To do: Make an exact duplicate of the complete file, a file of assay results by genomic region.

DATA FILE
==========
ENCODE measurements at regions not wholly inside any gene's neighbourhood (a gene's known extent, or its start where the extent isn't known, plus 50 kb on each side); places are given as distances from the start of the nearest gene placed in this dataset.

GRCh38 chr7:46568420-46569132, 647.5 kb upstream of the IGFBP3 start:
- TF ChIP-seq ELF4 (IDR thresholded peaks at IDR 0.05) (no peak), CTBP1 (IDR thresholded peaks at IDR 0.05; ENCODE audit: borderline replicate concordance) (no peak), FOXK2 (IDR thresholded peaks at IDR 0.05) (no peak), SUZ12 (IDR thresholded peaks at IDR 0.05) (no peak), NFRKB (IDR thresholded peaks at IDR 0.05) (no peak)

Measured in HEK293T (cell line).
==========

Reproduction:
ENCODE measurements at regions not wholly inside any gene's neighbourhood (a gene's known extent, or its start where the extent isn't known, plus 50 kb on each side); places are given as distances from the start of the nearest gene placed in this dataset.

GRCh38 chr7:46568420-46569132, 647.5 kb upstream of the IGFBP3 start:
- TF ChIP-seq ELF4 (IDR thresholded peaks at IDR 0.05) (no peak), CTBP1 (IDR thresholded peaks at IDR 0.05; ENCODE audit: borderline replicate concordance) (no peak), FOXK2 (IDR thresholded peaks at IDR 0.05) (no peak), SUZ12 (IDR thresholded peaks at IDR 0.05) (no peak), NFRKB (IDR thresholded peaks at IDR 0.05) (no peak)

Measured in HEK293T (cell line).